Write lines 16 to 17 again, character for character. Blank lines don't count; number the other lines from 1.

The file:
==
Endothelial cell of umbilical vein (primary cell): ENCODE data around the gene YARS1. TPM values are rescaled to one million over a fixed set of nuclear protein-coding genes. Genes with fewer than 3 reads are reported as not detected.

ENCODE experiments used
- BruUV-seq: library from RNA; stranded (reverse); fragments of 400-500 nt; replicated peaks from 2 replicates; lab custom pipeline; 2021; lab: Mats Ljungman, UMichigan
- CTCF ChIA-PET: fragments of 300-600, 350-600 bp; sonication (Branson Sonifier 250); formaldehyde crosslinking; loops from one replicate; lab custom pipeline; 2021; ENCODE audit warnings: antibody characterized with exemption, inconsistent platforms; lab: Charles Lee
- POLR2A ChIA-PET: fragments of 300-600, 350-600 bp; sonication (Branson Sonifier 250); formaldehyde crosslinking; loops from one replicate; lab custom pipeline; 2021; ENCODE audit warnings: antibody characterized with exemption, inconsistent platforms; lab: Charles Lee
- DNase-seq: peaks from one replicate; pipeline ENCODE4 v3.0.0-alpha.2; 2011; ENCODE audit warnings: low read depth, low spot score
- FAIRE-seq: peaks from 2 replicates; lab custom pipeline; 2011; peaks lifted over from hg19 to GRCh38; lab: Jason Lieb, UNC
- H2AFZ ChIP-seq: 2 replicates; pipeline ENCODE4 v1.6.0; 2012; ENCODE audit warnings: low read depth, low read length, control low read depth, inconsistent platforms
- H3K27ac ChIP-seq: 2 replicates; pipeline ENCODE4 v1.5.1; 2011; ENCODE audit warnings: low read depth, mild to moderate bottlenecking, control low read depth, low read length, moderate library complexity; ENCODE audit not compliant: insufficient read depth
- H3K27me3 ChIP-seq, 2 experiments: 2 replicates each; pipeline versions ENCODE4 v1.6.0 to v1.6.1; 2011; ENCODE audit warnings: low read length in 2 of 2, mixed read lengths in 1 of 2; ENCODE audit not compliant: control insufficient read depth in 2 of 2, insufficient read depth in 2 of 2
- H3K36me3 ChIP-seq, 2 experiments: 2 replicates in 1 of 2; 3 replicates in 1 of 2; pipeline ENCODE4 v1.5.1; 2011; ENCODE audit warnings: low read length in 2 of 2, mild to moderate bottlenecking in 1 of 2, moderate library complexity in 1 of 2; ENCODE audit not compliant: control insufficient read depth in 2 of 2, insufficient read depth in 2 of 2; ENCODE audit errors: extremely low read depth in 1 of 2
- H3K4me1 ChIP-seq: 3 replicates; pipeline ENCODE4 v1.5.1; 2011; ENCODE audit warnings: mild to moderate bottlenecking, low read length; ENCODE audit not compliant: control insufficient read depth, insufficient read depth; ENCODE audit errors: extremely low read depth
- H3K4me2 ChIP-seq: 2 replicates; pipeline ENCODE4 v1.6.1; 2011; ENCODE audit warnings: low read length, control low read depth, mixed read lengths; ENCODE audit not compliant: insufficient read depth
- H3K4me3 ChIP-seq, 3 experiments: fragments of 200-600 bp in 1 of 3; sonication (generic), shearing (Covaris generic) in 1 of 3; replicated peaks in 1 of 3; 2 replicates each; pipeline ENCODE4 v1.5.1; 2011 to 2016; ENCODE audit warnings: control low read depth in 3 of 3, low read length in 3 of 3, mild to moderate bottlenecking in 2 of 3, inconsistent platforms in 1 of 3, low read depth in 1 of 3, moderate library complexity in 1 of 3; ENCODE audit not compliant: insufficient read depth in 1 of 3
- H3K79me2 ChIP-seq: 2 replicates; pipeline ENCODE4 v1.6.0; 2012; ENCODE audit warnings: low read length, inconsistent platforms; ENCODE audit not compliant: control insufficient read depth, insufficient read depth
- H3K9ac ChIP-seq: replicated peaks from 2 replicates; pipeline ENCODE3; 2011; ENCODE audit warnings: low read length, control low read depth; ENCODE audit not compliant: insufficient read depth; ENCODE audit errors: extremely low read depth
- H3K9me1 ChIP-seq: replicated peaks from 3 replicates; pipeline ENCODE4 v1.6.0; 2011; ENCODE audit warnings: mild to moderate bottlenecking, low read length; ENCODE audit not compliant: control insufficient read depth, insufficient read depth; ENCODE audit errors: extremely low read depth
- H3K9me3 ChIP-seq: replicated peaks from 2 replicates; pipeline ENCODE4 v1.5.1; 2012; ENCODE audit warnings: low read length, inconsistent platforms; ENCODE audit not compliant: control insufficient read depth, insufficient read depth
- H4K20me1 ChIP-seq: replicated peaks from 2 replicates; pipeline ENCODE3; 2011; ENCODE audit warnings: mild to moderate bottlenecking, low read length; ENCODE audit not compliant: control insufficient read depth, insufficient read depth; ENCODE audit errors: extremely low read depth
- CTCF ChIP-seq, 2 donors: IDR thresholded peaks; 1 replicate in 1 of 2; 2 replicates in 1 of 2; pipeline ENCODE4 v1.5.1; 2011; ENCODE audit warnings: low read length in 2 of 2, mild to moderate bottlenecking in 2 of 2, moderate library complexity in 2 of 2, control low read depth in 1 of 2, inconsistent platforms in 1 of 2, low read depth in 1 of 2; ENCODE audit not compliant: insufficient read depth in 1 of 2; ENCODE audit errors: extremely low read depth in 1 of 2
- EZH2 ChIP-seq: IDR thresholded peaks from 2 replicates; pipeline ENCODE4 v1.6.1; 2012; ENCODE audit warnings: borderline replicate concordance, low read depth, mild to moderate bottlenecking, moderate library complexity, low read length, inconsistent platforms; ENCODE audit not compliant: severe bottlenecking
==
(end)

- H3K9ac ChIP-seq: replicated peaks from 2 replicates; pipeline ENCODE3; 2011; ENCODE audit warnings: low read length, control low read depth; ENCODE audit not compliant: insufficient read depth; ENCODE audit errors: extremely low read depth
- H3K9me1 ChIP-seq: replicated peaks from 3 replicates; pipeline ENCODE4 v1.6.0; 2011; ENCODE audit warnings: mild to moderate bottlenecking, low read length; ENCODE audit not compliant: control insufficient read depth, insufficient read depth; ENCODE audit errors: extremely low read depth